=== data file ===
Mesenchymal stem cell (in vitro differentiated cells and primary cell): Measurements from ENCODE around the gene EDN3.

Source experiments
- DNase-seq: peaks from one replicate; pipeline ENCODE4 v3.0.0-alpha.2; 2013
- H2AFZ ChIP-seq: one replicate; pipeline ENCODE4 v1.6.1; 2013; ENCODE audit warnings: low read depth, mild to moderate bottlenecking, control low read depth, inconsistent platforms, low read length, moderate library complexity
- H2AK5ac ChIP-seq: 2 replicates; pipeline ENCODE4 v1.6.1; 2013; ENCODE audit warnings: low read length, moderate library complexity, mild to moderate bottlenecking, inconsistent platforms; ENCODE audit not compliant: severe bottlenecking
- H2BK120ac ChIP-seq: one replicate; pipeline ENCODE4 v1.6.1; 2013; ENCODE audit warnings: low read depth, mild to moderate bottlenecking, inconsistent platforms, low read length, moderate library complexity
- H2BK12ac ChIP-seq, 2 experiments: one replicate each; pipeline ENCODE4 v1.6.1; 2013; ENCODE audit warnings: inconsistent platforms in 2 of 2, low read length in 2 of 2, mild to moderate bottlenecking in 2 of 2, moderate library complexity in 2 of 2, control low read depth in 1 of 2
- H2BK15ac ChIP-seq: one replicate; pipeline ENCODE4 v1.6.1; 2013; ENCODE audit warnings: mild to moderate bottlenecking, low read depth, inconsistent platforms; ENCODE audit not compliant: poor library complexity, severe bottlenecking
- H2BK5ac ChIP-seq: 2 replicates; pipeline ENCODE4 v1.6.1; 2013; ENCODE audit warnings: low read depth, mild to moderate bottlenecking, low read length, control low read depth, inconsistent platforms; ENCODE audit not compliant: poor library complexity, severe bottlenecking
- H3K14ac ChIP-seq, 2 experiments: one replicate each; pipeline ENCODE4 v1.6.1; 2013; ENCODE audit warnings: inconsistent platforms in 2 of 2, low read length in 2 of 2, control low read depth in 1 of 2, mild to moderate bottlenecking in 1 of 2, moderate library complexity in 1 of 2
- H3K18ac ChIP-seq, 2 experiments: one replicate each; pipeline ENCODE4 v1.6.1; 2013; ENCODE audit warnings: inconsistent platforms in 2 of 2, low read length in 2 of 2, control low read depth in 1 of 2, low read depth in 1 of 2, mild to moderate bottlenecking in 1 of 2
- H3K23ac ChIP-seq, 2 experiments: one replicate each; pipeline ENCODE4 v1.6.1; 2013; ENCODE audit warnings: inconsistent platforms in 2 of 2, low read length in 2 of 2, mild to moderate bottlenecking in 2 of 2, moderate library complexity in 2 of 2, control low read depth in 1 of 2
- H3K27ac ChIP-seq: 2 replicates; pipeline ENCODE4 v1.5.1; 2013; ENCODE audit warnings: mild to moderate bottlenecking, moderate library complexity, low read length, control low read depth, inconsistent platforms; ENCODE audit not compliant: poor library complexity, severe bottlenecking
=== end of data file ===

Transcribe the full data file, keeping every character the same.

Mesenchymal stem cell (in vitro differentiated cells and primary cell): Measurements from ENCODE around the gene EDN3.

Source experiments
- DNase-seq: peaks from one replicate; pipeline ENCODE4 v3.0.0-alpha.2; 2013
- H2AFZ ChIP-seq: one replicate; pipeline ENCODE4 v1.6.1; 2013; ENCODE audit warnings: low read depth, mild to moderate bottlenecking, control low read depth, inconsistent platforms, low read length, moderate library complexity
- H2AK5ac ChIP-seq: 2 replicates; pipeline ENCODE4 v1.6.1; 2013; ENCODE audit warnings: low read length, moderate library complexity, mild to moderate bottlenecking, inconsistent platforms; ENCODE audit not compliant: severe bottlenecking
- H2BK120ac ChIP-seq: one replicate; pipeline ENCODE4 v1.6.1; 2013; ENCODE audit warnings: low read depth, mild to moderate bottlenecking, inconsistent platforms, low read length, moderate library complexity
- H2BK12ac ChIP-seq, 2 experiments: one replicate each; pipeline ENCODE4 v1.6.1; 2013; ENCODE audit warnings: inconsistent platforms in 2 of 2, low read length in 2 of 2, mild to moderate bottlenecking in 2 of 2, moderate library complexity in 2 of 2, control low read depth in 1 of 2
- H2BK15ac ChIP-seq: one replicate; pipeline ENCODE4 v1.6.1; 2013; ENCODE audit warnings: mild to moderate bottlenecking, low read depth, inconsistent platforms; ENCODE audit not compliant: poor library complexity, severe bottlenecking
- H2BK5ac ChIP-seq: 2 replicates; pipeline ENCODE4 v1.6.1; 2013; ENCODE audit warnings: low read depth, mild to moderate bottlenecking, low read length, control low read depth, inconsistent platforms; ENCODE audit not compliant: poor library complexity, severe bottlenecking
- H3K14ac ChIP-seq, 2 experiments: one replicate each; pipeline ENCODE4 v1.6.1; 2013; ENCODE audit warnings: inconsistent platforms in 2 of 2, low read length in 2 of 2, control low read depth in 1 of 2, mild to moderate bottlenecking in 1 of 2, moderate library complexity in 1 of 2
- H3K18ac ChIP-seq, 2 experiments: one replicate each; pipeline ENCODE4 v1.6.1; 2013; ENCODE audit warnings: inconsistent platforms in 2 of 2, low read length in 2 of 2, control low read depth in 1 of 2, low read depth in 1 of 2, mild to moderate bottlenecking in 1 of 2
- H3K23ac ChIP-seq, 2 experiments: one replicate each; pipeline ENCODE4 v1.6.1; 2013; ENCODE audit warnings: inconsistent platforms in 2 of 2, low read length in 2 of 2, mild to moderate bottlenecking in 2 of 2, moderate library complexity in 2 of 2, control low read depth in 1 of 2
- H3K27ac ChIP-seq: 2 replicates; pipeline ENCODE4 v1.5.1; 2013; ENCODE audit warnings: mild to moderate bottlenecking, moderate library complexity, low read length, control low read depth, inconsistent platforms; ENCODE audit not compliant: poor library complexity, severe bottlenecking